soft, bulky stools observed, probably of no toxicological
significance. Also at the 10% level digestibility was reduced. No
adverse haematological, urinary, gross and histopathological and
ophthalmological findings were noted (Cox et al., 1974).
Groups of 20-day-old chickens were fed diets containing 0.25,
0.52, 12 and 22% carob bean gum for three weeks. Growth depression was
dose related and marked at the 2% level of intake (Kratzer et al.,
1967; Vohra & Kratzer, 1964).
Groups of day-old broiler chickens (seven per group, breed not
specified) were fed a soybean protein-corn based diet containing 2%
carob (locust) bean gum for 24 days. The dietary intake of the
chickens was measured daily for the last week of the experimental
period; digestibility of the test diet was calculated from the dry
weights of the feed and excreta. The average body weight of chickens
and the digestibility of the diet was reduced significantly by the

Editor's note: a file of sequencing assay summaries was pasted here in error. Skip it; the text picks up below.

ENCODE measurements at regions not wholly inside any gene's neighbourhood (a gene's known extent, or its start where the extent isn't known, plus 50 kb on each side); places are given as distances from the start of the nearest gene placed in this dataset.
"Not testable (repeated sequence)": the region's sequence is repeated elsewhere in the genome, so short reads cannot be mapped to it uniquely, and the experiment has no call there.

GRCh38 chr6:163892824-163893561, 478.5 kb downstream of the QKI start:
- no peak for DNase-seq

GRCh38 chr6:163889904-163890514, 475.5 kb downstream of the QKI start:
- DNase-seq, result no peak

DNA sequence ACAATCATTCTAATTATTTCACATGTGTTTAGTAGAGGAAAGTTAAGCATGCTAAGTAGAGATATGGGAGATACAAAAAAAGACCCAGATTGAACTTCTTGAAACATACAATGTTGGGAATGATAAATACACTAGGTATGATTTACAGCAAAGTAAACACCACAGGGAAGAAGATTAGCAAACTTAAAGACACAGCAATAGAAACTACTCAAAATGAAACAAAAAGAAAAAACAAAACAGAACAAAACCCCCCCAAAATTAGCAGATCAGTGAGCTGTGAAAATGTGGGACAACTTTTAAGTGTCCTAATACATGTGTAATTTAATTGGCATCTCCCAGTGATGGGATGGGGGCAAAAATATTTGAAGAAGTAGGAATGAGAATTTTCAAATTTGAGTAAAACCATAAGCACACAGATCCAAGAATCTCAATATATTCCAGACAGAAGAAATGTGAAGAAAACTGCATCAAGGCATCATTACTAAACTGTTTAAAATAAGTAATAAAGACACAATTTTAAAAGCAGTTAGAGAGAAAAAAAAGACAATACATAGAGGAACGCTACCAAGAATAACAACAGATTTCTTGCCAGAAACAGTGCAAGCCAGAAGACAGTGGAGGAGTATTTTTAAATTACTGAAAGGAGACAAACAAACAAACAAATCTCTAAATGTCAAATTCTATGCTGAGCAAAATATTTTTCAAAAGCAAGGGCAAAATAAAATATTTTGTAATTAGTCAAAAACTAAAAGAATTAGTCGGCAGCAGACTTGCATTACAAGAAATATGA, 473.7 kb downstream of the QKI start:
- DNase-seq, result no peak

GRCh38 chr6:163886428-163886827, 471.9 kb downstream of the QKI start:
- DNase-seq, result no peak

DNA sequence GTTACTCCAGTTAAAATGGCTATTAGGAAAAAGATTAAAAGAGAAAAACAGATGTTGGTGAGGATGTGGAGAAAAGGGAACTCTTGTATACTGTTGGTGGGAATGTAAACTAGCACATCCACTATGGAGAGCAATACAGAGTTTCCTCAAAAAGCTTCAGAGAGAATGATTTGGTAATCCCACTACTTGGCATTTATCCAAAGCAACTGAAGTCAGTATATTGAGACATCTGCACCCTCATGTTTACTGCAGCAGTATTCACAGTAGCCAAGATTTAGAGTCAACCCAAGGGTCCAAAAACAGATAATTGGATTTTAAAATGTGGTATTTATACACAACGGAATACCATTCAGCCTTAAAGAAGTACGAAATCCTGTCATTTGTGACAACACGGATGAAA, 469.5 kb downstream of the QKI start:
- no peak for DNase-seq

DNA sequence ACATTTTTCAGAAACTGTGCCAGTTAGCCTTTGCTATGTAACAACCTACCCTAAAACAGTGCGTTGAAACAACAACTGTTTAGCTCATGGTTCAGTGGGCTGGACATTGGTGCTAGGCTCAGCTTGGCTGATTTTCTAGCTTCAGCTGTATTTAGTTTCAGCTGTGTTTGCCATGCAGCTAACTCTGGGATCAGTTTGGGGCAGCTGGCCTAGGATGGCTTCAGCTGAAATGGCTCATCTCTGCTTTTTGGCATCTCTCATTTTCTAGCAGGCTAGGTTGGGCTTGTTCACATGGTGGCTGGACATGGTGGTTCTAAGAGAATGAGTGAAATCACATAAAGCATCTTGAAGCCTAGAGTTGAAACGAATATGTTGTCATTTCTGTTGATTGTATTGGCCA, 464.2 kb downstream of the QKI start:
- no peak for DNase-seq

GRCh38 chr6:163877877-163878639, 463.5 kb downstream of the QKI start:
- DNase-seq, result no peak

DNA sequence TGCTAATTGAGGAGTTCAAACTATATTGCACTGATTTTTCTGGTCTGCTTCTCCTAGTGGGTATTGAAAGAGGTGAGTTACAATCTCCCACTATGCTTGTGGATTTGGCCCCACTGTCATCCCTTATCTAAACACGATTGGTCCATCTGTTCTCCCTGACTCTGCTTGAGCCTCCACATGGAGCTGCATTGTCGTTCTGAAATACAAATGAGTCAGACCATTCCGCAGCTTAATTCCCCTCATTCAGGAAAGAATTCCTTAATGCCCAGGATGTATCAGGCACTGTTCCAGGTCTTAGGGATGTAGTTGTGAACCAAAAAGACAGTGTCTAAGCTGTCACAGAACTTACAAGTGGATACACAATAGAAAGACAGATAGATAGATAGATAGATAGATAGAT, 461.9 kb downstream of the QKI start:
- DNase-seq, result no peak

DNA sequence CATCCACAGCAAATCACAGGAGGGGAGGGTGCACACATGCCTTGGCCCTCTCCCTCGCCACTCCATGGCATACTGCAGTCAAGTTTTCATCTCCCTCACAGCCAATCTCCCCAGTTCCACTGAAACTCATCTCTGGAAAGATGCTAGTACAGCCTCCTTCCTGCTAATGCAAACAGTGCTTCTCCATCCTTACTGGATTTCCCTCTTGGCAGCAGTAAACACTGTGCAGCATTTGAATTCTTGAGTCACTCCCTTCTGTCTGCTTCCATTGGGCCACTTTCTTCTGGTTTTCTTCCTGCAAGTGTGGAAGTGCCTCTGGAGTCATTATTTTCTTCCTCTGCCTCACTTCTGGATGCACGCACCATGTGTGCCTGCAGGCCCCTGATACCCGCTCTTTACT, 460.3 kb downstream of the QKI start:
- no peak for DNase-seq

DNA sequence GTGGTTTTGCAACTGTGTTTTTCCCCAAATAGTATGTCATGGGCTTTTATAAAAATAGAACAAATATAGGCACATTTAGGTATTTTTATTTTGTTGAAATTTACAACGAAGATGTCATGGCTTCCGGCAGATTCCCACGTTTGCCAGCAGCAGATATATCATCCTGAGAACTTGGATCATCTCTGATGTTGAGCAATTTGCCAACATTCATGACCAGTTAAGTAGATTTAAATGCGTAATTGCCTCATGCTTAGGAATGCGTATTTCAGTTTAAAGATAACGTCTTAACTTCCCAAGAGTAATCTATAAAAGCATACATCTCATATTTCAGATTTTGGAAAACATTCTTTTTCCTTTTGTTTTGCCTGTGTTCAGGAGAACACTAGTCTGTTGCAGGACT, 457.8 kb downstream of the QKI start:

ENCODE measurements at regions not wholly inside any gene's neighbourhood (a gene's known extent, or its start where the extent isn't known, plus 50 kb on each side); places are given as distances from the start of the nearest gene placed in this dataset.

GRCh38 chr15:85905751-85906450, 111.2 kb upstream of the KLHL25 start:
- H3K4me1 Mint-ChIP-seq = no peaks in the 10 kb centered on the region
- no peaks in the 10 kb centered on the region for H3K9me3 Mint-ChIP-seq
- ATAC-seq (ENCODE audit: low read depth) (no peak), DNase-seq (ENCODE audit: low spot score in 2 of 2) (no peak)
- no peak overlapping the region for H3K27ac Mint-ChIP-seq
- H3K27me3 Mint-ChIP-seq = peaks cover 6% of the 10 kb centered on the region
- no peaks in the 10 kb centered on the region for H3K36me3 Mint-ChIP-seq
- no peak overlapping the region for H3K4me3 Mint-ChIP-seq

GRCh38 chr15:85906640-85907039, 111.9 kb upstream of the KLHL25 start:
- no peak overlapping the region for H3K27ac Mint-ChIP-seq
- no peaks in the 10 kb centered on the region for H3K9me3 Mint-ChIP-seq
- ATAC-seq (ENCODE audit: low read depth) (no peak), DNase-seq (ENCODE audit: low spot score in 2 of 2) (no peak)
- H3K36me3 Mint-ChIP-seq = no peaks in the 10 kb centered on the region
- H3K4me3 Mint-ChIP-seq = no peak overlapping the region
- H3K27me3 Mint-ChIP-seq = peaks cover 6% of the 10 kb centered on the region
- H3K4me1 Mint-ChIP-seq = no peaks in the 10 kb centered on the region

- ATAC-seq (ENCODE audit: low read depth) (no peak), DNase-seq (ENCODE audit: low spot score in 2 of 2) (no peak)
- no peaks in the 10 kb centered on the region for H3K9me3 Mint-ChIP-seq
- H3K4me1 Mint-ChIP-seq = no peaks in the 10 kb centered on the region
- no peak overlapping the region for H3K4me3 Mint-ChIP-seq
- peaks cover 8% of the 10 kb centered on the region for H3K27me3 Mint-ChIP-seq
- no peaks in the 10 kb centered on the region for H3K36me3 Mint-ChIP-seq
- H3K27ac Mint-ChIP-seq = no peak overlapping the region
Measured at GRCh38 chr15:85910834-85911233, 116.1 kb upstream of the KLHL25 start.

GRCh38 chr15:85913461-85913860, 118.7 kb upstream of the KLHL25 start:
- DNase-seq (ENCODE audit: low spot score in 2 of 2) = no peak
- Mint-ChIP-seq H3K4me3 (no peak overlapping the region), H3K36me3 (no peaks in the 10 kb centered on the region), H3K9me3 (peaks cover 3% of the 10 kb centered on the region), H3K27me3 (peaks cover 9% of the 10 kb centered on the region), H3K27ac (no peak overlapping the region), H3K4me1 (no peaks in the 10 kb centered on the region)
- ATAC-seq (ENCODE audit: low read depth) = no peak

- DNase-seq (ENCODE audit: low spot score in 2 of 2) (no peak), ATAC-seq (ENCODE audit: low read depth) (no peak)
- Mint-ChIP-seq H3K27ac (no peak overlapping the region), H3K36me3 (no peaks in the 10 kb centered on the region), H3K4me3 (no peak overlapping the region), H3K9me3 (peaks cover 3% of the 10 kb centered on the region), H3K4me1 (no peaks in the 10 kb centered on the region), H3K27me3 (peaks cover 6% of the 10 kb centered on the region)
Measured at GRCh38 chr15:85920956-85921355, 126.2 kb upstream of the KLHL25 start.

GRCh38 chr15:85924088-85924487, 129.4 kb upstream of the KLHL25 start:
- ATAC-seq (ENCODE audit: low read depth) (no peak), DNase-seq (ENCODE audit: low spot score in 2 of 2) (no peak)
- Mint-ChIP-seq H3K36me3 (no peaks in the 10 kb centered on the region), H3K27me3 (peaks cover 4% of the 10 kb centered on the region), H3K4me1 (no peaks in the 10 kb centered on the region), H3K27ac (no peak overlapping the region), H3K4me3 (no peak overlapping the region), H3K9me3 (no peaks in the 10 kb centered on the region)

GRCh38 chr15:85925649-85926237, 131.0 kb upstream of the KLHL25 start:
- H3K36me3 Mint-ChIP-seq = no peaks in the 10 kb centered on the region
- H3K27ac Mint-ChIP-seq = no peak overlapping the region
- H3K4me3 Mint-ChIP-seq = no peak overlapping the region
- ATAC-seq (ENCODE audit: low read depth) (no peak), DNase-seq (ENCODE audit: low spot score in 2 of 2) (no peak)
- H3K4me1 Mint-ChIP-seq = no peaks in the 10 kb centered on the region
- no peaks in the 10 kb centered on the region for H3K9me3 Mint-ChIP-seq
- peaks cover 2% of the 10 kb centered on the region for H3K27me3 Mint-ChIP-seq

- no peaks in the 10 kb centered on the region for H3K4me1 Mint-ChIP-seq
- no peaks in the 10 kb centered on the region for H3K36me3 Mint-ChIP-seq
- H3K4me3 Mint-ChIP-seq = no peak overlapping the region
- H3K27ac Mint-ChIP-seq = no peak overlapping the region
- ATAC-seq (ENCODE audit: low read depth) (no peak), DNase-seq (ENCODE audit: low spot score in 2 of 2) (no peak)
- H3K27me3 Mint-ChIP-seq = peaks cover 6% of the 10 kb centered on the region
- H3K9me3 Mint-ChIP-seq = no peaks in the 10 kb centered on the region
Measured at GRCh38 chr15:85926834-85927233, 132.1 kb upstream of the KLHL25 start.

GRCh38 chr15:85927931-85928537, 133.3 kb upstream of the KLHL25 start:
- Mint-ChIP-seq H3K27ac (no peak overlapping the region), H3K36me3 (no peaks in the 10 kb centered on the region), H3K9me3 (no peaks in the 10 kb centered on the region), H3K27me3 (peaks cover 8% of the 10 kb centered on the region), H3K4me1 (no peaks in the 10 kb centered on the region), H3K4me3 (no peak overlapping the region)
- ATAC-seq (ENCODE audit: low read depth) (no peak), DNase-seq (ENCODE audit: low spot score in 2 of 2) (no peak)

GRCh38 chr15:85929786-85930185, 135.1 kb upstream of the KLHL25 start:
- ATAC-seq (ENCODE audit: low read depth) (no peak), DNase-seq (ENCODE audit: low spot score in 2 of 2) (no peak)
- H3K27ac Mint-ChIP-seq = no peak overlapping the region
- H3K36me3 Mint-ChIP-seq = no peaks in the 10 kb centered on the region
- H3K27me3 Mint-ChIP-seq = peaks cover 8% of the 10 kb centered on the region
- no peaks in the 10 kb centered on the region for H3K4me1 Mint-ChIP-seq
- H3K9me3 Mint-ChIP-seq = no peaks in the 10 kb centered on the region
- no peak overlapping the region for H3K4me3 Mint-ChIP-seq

inclusion of locust (carob) bean gum in the diet (Vohra et al., 1979).
Groups of day-old Japanese quail (10 per group) were fed a
soybean-meal-corn based diet containing 2% locust (carob) bean gum
for either 35 or 37 days. The dietary intake of the quail was measured
daily for the last week of their experimental period; the
digestibility of the diet was calculated from the dry weights of the
feed and excreta. Average body weight and digestibility of the diet
was significantly reduced by inclusion of locust (carob) bean gum in
the diet (Vohra et al., 1979).
Groups of 50 male and 50 female B6C3F1 mice were given 0, 25 000
or 50 000 ppm (0, 2.5 or 5%) carob bean gum in the diet for 103 weeks.
The surviving animals were then fed a control diet for an additional
two weeks prior to sacrifice. The mean body weight of the high dose
male mice was lower than the control during the second year of the